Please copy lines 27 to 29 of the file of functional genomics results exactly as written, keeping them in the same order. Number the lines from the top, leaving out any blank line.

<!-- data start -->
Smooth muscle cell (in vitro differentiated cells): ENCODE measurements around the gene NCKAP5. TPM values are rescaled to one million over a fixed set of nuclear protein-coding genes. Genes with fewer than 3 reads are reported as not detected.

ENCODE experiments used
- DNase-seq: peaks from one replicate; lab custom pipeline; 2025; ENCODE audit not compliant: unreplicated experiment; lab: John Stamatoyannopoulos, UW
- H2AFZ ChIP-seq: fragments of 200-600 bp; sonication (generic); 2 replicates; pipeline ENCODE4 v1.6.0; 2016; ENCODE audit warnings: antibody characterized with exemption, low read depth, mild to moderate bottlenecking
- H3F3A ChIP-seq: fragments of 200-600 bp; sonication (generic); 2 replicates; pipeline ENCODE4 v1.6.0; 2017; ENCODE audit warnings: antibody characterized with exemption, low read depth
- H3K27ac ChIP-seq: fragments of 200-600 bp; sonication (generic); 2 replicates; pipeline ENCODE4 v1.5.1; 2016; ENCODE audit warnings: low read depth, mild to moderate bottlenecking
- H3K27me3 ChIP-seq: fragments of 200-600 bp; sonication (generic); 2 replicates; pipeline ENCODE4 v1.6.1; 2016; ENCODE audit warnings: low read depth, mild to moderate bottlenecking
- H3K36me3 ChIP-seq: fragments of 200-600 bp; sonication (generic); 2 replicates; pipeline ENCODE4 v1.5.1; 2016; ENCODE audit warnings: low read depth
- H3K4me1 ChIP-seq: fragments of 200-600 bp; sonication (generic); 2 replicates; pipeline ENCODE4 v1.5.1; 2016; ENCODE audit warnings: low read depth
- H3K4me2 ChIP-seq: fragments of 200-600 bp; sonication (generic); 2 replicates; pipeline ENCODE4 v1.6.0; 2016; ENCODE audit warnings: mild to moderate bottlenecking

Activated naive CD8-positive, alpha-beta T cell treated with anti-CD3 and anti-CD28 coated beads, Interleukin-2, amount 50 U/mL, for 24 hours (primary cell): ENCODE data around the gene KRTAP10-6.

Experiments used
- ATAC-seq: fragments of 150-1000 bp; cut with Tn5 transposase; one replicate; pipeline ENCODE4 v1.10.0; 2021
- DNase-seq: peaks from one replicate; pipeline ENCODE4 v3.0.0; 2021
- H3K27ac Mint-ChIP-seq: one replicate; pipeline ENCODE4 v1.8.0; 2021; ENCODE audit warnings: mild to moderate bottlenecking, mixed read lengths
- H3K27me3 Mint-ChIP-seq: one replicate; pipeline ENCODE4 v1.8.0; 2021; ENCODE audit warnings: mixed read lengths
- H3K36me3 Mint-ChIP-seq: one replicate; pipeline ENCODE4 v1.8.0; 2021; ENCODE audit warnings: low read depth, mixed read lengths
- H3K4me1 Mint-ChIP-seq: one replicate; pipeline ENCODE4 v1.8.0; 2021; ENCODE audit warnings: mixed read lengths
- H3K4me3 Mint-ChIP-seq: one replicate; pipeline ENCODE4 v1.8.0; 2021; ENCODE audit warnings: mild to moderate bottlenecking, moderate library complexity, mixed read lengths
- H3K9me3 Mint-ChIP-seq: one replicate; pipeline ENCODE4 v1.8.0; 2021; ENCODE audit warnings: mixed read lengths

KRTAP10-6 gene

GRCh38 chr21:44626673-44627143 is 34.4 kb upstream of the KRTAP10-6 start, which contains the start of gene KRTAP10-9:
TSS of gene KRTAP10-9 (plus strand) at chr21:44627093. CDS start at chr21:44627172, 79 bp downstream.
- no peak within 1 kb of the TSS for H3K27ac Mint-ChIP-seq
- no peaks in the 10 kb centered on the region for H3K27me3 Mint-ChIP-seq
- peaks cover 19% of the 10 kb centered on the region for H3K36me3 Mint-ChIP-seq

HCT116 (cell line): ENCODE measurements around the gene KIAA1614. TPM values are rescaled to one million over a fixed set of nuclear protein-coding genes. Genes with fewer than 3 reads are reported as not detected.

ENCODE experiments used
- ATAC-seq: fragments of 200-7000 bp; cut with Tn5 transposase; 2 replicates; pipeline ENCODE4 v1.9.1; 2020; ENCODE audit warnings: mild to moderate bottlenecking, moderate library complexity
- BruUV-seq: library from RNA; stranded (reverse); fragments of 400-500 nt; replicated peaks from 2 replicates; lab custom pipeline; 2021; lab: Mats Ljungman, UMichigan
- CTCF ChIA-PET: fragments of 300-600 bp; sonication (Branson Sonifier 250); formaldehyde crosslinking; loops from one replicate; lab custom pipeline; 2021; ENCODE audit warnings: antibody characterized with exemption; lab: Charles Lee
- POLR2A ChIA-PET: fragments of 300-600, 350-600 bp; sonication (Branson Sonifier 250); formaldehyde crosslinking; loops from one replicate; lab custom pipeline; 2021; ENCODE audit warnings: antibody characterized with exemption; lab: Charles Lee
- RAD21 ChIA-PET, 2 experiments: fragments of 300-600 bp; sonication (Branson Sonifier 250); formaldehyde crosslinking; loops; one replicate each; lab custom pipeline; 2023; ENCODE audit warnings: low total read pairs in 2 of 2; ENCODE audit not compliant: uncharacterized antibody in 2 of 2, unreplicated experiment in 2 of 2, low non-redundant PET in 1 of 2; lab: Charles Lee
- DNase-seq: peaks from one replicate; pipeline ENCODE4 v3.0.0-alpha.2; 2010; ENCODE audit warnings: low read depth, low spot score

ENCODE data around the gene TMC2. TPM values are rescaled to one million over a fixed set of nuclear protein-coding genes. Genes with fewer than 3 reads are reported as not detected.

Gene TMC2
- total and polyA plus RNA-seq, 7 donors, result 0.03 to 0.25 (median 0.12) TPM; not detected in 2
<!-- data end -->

HCT116 (cell line): ENCODE measurements around the gene KIAA1614. TPM values are rescaled to one million over a fixed set of nuclear protein-coding genes. Genes with fewer than 3 reads are reported as not detected.

ENCODE experiments used
- ATAC-seq: fragments of 200-7000 bp; cut with Tn5 transposase; 2 replicates; pipeline ENCODE4 v1.9.1; 2020; ENCODE audit warnings: mild to moderate bottlenecking, moderate library complexity